In the Shadow of the Arch by Robert J. Randisi
My rating: 2 of 5 stars
After his police career in New York is ruined, Joe Keough moves to Saint Louis, Missouri, and gets a job with the Richmond Heights PD. An hour into his first day, a three year old boy walks into the police station, leaving a trail of bloody footprints. But he connected to the string of murder-kidnappings all over St. Louis count?
I had this book pushed on me several minutes after I was told Randisi would be a guest on The Review Board in coming weeks. So far, not impressed.
In the Shadow of the Arch had a lot of strikes against it going in. First off, I wasn't really keen on reading it. Secondly, it features a serial killer. These facts didn't consciously influence my opinion of the book but they probably didn't help.
Looks like I'm going to attempt the compliment sandwich approach to this review to lessen the blow. I loved a lot of the St. Louis details worked into the story. To me, New York is the city of skyscrapers I see on TV and two airports I've spent some time in. St. Louis is nearly my back yard so I was thrilled with the authenticity of cops calling the The West County Mall "The Bird Mall," and it was twelve kinds of awesome when Keough and Steinbach ate at Gingham's, the greasy spoon I used to eat at all hours of the night after seeing bands in dive bars.
Unfortunately, getting St. Louis cultural references was most of my enjoyment. First off, while the book was first published in 1998, the internet and cellphones are nonexistent. Not only that, wives are constantly deferring to their husbands, making this book feel like it took place in the late 1950's. Some of the St. Louis references also seemed a little off but the good far outweighed the bad on that score.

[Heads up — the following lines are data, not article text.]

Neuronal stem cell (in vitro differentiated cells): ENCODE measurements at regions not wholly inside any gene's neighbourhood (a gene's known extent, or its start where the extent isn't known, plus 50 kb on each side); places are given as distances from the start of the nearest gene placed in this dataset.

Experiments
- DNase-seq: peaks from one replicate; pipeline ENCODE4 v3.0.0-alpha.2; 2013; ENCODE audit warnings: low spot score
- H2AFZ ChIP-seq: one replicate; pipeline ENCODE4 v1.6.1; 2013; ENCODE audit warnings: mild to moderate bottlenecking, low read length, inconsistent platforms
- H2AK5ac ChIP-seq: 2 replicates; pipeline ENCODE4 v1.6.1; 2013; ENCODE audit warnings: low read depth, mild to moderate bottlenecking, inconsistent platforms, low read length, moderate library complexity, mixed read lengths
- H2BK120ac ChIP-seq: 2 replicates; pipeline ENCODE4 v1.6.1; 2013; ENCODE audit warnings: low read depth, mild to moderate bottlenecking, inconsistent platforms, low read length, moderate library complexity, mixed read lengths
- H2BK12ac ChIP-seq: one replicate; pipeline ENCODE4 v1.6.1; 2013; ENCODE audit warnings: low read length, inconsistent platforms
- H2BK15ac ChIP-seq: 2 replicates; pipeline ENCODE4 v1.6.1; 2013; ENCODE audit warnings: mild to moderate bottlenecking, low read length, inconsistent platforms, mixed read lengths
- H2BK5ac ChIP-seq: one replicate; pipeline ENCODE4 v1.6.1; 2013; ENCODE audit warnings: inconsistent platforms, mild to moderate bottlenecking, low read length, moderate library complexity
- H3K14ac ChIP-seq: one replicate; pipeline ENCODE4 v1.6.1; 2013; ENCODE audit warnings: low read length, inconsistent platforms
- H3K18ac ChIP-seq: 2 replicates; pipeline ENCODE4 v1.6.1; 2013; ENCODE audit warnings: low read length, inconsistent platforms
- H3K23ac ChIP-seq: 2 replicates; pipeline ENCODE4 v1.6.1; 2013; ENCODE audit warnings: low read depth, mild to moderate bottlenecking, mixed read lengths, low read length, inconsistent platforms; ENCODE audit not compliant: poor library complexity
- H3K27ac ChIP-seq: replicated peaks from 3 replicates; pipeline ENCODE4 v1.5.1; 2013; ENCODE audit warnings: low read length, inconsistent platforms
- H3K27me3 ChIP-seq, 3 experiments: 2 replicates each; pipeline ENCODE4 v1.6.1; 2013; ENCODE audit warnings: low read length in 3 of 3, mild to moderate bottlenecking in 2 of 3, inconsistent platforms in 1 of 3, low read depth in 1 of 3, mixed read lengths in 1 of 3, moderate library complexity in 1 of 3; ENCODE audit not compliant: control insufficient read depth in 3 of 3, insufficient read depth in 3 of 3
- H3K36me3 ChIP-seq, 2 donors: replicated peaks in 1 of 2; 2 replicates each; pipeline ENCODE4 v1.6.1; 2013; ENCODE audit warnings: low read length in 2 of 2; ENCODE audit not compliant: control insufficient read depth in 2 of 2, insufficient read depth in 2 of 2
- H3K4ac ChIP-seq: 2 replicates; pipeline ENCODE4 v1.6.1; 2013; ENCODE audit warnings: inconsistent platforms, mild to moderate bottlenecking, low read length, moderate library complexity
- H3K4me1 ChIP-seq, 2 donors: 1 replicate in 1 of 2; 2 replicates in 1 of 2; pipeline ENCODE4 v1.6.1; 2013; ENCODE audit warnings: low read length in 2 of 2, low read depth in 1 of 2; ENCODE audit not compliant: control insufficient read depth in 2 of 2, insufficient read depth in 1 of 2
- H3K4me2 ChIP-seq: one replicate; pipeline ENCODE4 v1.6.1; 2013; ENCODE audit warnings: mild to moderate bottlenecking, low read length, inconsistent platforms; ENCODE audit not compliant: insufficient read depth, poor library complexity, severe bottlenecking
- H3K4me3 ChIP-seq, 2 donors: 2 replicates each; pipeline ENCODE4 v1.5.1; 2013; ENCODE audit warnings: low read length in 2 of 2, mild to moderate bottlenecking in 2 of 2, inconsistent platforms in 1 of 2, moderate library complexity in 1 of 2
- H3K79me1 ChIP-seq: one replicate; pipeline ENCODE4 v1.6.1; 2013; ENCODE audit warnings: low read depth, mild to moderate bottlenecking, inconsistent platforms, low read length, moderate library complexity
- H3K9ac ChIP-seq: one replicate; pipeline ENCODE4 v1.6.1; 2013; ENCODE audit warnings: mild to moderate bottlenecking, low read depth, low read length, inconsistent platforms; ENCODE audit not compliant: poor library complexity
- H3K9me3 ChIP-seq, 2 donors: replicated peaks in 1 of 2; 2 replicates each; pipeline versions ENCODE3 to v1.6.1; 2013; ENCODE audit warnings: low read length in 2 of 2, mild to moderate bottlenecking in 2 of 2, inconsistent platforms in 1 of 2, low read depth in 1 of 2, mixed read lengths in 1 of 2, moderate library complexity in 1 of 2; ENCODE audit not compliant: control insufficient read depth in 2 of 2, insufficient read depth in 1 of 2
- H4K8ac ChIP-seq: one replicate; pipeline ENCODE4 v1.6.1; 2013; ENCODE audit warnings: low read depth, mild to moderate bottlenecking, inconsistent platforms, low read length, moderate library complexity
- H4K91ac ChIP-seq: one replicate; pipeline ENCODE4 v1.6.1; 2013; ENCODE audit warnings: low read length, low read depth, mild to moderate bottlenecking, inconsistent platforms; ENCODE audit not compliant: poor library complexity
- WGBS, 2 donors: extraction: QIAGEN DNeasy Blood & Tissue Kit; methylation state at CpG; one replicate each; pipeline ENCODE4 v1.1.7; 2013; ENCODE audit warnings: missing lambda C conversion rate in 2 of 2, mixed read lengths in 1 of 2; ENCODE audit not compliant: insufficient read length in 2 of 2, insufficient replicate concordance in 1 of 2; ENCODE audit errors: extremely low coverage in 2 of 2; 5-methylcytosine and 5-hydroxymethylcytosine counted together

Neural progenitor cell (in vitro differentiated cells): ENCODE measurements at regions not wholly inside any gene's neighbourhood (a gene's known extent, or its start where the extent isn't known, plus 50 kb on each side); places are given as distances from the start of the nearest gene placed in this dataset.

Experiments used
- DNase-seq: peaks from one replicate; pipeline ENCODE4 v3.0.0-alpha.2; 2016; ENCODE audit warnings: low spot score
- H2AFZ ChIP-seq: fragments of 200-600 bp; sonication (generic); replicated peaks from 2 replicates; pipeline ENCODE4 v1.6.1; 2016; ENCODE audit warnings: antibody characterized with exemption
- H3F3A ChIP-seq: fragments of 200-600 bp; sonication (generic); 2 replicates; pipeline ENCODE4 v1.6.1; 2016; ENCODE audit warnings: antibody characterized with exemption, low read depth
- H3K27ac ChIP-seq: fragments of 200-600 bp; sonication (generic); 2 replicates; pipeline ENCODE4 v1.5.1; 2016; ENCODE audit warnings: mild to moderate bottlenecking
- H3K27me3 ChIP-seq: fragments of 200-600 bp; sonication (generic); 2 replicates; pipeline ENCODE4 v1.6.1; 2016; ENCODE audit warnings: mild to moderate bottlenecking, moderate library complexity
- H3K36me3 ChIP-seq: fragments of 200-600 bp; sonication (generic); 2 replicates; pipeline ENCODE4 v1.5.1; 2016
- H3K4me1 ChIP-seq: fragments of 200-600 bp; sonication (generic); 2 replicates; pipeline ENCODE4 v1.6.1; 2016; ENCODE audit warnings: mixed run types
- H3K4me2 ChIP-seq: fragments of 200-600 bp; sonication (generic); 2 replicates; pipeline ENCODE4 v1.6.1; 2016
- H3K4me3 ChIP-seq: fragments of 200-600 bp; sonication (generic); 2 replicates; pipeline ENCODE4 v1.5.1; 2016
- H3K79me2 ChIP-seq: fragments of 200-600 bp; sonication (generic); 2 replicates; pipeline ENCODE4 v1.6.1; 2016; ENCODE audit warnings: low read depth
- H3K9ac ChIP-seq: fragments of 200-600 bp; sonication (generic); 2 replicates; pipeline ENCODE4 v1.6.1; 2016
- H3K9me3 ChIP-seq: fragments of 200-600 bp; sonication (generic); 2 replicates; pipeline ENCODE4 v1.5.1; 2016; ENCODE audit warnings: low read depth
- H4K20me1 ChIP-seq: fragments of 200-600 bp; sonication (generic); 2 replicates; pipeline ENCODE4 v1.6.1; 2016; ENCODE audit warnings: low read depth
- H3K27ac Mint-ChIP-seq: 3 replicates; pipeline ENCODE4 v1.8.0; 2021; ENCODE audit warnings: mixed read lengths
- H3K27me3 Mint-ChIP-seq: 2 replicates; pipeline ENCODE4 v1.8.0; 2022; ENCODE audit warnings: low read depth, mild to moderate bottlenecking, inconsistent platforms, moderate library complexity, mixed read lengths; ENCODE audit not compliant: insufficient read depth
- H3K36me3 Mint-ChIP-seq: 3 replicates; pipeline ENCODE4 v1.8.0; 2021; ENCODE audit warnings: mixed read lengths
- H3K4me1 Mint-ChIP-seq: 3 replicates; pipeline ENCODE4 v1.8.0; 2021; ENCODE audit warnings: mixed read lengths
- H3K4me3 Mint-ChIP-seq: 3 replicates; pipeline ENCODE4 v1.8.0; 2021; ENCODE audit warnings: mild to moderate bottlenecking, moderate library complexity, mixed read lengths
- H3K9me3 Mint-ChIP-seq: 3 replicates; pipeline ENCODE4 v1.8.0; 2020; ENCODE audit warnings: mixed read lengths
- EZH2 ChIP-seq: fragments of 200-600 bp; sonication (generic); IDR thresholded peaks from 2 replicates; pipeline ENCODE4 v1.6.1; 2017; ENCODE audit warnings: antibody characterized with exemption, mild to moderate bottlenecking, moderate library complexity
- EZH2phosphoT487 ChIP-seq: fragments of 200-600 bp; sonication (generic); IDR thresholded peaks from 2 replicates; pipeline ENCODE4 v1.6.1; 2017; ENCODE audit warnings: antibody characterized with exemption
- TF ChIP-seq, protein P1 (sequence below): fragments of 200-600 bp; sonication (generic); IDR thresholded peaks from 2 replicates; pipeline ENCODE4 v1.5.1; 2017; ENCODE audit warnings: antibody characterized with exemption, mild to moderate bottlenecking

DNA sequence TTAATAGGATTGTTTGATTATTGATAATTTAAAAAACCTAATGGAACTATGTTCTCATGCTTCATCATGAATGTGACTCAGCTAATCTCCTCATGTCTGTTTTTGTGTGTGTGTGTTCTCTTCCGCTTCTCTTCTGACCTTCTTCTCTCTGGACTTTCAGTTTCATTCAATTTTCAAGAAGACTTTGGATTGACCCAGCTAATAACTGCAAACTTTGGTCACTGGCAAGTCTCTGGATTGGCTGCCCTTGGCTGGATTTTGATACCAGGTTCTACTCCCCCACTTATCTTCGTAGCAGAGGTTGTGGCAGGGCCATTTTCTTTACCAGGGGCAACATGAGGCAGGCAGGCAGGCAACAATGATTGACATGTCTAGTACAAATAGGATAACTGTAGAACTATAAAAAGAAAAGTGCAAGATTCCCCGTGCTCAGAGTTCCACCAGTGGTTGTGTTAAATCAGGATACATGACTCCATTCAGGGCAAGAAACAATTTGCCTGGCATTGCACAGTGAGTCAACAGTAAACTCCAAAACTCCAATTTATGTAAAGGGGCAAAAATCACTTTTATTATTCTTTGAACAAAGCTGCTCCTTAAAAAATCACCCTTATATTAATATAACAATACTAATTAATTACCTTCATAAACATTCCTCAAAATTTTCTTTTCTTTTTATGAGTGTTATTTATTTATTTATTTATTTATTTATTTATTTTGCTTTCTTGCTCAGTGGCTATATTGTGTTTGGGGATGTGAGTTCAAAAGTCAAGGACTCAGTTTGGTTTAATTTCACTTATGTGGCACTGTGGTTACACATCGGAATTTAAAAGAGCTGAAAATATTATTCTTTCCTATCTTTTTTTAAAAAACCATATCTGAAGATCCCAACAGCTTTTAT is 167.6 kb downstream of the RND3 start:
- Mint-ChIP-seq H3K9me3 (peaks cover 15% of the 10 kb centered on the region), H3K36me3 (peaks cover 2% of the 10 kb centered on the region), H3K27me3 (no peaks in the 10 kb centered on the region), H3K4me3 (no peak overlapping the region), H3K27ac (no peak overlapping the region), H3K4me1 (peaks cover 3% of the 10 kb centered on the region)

Those gripes, however, paled in comparison to Keough and the various St. Louis police departments. Apparently, despite St. Louis being nicknamed Murder City because of the crime rate, the STLPD ran around like a bunch of monkeys trying to fuck a football until supercop Keough took charge. Jackson makes incredible leaps of logic to figure out who the killer was before even Keough but he is killed before we ever get to find out how he did it! Keough was kind of an asshole but it didn't annoy me as much as his "New York Attitude" mentioned once every other page.
I said I was doing the compliment sandwich so I guess the other piece of bread will be it was a pretty engaging read despite the annoyances. I'll give Randisi the benefit of the doubt and not completely write him off just yet. Two out of five stars.
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